Three days after his Minister of Finance Chris Sinckler revealed that the inflated National Social Responsibility Levy (NSRL) had raked in $50 million in its first quarter of operation, Prime Minister Freundel Stuart today suggested he was still in the dark on the levy’s performance.
Despite Sinckler’s announcement in Parliament this week of the successes of the tax, Stuart this afternoon told Barbados TODAY on the fringes of the launch of the Personnel Administration Division’s correspondence management system at the Lloyd Erskine Sandiford Centre that he was still awaiting data on the NSRL’s output for the July to September period.
He said once he had all of the information on the taxes collected he would address the issue.
“The minister can say what he feels like saying, but I don’t have all of the data on the performance for the first quarter and when I get it I will speak on it,” the Prime Minister said.
Sinckler told Parliament on Tuesday as he introduced the National Social Responsibility Amendment Bill 2017, giving the increase in the NSRL legislative teeth, and listing items that would be exempt from the onerous levy, the tax was on track to raise “just around $200 million” for the fiscal year, even before the additional Value Added Tax (VAT) earned on the NSRL is counted.
This prompted the National Union of Public Workers (NUPW) to call on Stuart to keep a promise he had made at the end of a meeting of the Social Partnership on August 11 that depending on the performance of the levy, Government would be willing to look seriously at the trade unions’ request for a coping allowance or getting into serious discussions on a salary increase.
“I want to suggest to the unions once again that we give the levy a little more time to work, observe its performance, discussions would be taking place as has been agreed,” the Prime Minister said at the end of the August 11 talks, after repeating a claim first made at a Democratic Labour Party (DLP) luncheon on July 23 that the unions had agreed at previous meetings that the levy should be given a chance to see how it performed in the first quarter ending September 30.
The unions have repeatedly denied that any such agreement had been reached, with General Secretary of the Barbados Workers’ Union Toni Moore saying back then the Prime Minister’s statement was “totally untrue”.
It was at the DLP event that Stuart had said that the levy was Government’s way of dealing “incrementally” with a “serious deficit problem . . . and we hope that the policy works”.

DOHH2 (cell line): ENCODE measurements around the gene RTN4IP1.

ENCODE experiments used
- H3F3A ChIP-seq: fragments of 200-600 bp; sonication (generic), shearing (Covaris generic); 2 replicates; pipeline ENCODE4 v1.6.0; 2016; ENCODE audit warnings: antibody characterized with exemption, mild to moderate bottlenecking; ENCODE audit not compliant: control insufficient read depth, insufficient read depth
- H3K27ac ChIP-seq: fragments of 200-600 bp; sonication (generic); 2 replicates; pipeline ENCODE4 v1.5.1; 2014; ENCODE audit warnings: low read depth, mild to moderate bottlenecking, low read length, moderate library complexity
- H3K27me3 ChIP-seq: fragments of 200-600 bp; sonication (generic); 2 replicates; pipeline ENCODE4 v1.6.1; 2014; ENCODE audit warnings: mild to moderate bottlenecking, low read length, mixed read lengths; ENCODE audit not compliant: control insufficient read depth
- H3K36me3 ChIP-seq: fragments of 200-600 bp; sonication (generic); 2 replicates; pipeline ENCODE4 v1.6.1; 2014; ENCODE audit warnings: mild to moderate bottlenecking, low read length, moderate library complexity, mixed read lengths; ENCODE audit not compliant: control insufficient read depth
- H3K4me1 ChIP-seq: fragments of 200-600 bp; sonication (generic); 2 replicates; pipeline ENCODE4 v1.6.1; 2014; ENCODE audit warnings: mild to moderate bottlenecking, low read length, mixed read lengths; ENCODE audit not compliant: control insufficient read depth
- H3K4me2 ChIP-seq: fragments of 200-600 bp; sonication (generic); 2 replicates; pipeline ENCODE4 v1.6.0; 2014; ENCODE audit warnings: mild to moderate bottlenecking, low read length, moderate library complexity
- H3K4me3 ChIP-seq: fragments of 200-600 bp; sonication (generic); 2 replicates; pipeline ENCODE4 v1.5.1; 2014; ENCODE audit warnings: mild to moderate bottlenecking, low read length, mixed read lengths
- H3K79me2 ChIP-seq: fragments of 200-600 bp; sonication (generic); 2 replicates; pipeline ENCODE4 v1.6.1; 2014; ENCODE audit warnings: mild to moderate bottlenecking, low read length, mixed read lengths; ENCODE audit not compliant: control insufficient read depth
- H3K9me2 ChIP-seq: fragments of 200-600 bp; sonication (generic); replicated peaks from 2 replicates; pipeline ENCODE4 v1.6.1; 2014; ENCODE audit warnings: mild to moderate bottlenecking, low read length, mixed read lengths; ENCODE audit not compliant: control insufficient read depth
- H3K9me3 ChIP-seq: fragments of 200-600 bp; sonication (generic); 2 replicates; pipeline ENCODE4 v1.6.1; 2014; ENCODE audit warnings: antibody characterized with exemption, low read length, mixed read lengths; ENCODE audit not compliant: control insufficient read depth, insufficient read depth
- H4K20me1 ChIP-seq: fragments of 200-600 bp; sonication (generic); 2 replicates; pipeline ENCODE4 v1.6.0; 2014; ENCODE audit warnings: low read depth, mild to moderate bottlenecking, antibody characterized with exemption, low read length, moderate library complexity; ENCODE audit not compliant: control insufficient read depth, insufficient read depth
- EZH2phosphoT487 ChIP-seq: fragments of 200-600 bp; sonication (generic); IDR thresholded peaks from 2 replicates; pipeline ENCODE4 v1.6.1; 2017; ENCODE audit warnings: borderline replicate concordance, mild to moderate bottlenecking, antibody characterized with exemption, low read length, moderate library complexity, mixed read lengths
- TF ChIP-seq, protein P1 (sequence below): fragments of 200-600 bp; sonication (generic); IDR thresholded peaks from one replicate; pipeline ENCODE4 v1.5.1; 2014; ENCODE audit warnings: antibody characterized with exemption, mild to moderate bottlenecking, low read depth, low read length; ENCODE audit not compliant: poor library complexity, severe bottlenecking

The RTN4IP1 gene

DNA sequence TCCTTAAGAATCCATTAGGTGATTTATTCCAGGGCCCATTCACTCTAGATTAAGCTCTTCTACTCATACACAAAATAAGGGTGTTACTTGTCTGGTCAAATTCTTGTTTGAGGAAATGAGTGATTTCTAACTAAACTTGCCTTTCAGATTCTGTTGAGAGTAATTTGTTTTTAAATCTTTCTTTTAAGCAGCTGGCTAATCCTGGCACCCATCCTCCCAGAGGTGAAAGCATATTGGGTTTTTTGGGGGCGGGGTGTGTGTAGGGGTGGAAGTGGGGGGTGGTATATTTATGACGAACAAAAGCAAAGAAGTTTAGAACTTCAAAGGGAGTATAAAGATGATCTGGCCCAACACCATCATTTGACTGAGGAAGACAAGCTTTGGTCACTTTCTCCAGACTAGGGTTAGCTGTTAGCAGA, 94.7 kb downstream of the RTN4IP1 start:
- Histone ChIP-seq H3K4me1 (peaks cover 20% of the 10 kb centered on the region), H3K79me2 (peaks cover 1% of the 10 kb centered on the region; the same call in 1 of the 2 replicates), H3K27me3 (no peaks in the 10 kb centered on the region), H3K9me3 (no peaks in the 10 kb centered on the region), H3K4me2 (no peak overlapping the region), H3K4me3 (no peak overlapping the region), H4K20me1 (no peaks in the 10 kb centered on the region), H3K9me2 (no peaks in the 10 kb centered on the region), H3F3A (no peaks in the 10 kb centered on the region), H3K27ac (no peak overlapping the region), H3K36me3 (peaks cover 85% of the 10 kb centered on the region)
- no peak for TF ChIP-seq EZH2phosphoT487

The levy, which was raised from two per cent to ten per cent of the customs value of locally produced the imported goods, effective July first, is projected to raise $291 million in revenue for a full financial year, and $218 million, inclusive of VAT, between July 1 and the end of the financial year.
The NUPW will likely be waiting for the Prime Minister’s decision with bated breath, having made it clear it would not back down on its demand for monetary compensation for its members, who it said were being disadvantaged by the contentious levy.
It has the support of the Barbados Workers’ Union, the Barbados Union of Teachers and the Barbados Secondary Teachers’ Union, as well as the private sector, all of which came together in July to organize an anti-NSRL protest march in Bridgetown that attracted an estimated 20,000 people.
NUPW President Akanni McDowall told Barbados TODAY on Thursday the union was demanding no more than $5 million in subsidies to help the workers cope until the two sides agree a new wage deal.
However, in seeking to make it clear that no one in the Stuart administration had pocketed any of the NSRL funds, Minister of Commerce, Industry and Small Business Development Donville Inniss yesterday appeared to suggest that the revenue from the taxing levy had already been spent.
“Let’s have that conversation not just about collecting $50 million in NSRL but where it is being spent. This is not money that has gone into any politician’s pocket and what not,” Inniss told Barbados TODAY after visiting his constituent, centenarian Violet Gaskin.
“When people call for an ambulance, they want an ambulance to respond in a matter of minutes. It costs money to maintain those ambulances. We have bought additional trucks for the Fire Service, [and] the [Royal Barbados] Police Force has been given all the resources they need to fight crime and to be proactive in this society. These things cost money,” Inniss insisted.
He also suggested that the monies collected through the levy helped subsidize “the most complex surgeries” at the Queen Elizabeth Hospital, with Barbadians getting those procedures done “without having a clue as to what it costs”.
“That is where the taxpayer’s dollars is going. So it’s not being squandered around,” the minister stressed.